Thinking of starting a Youtube channel? Popular YouTuber Tumelo Mogale drops all the gems you need to know to make it big
The YouTube space in SA is growing at a significant pace and is becoming a lucrative industry that has seen some profit from it financially. From personal vlogs, to podcasts, to entertainment news, mystery channels and short films, the list is growing to be endless. Tumelo Mogale decided to start a YouTube channel after working a job he didn’t like and realised that he spent most of his time watching YouTube videos. He bought a camera four years ago but his channel, Bearleii Sober, has been running for two-and-half years. It’s a humorous channel with quality production value tailored in the form of short films with more than 26,000 subscribers. Mogale shares some YouTube wisdom that could help kickstart your career as a successful content creator.
Start with what you have and where you are
As far starting a channel is concerned, Mogale says people seem to think that “they need to have all these resources and equipment when, really, the most important thing about content is the personality behind it”. He says the device you use to shoot your content is not as important as the story you want to tell.
“The most important factor is the story, the storytelling [and] your personality. The camera, the lighting, the background [and all other gadgets and details], are cool to have,” he says, but he emphasises that sharing valuable information and being entertaining to watch are most important.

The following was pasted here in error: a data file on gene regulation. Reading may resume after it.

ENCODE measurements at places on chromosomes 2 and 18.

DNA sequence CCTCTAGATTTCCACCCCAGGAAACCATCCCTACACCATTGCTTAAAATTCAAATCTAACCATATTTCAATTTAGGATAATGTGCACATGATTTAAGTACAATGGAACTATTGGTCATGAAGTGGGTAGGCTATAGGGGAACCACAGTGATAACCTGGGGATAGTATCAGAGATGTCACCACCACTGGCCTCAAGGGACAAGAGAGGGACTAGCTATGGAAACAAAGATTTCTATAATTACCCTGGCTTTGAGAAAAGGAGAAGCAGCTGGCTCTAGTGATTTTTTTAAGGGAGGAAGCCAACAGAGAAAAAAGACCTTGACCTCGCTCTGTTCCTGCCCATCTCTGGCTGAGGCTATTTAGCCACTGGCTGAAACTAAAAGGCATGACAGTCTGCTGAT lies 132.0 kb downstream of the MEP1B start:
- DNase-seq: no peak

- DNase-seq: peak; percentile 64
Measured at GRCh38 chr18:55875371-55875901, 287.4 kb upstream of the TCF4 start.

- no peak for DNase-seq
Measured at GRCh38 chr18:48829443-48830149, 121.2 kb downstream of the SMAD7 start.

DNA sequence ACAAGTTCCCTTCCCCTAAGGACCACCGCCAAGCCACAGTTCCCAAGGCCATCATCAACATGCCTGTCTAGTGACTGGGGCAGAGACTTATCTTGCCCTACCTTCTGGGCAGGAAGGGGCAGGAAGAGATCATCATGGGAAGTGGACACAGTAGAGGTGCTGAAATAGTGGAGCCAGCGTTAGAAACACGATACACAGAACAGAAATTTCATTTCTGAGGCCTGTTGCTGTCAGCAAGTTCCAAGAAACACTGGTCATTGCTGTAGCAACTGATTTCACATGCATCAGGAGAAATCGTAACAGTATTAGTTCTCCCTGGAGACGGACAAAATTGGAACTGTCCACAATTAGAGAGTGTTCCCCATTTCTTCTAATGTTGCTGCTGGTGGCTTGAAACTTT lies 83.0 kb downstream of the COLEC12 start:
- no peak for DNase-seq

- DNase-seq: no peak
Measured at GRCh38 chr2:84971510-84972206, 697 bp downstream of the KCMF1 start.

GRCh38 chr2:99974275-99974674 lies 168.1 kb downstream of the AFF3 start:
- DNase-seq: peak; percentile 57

However, personalities differ and people often think they have to be extroverts or have lively personalities in order to thrive, but Mogale says, “As an introvert, share things that you are interested in.” He adds that the most important thing is how valuable the content is. “Am I entertained, educated, do I feel something? It has to tick one of those boxes. If it’s boring, people are not going to watch, no matter how good the camera, lighting, editing is.”
Mogale also says sometimes people think they need to collaborate with certain people because of what they think they might benefit from them, but he emphasises that executing your idea with whatever you have is the only way to get started.
Mogale says while your content may check the above “boxes”, the real magic is in consistency because YouTube monitors how people have been interacting with your channel. “If you’re not consistent, your numbers [drop] as time goes by” which, he says, results in your channel not being recommended to other users. He adds that consistency is entirely up to you but it also depends on the kind of content that you create as well as the amount of people needed to create that content, which will determine the frequency at which you post the content.
Prioritise passion over profit
Considering how profitable the medium has become in SA, Mogale cautions against prioritising profits but advises that you should instead think of it as a passion project. He says this is because, “the money that comes from YouTube takes a while, and you’re not going to make [as much money as you expect]. The only people that can make a living from YouTube are people who get hundreds of thousands of views”.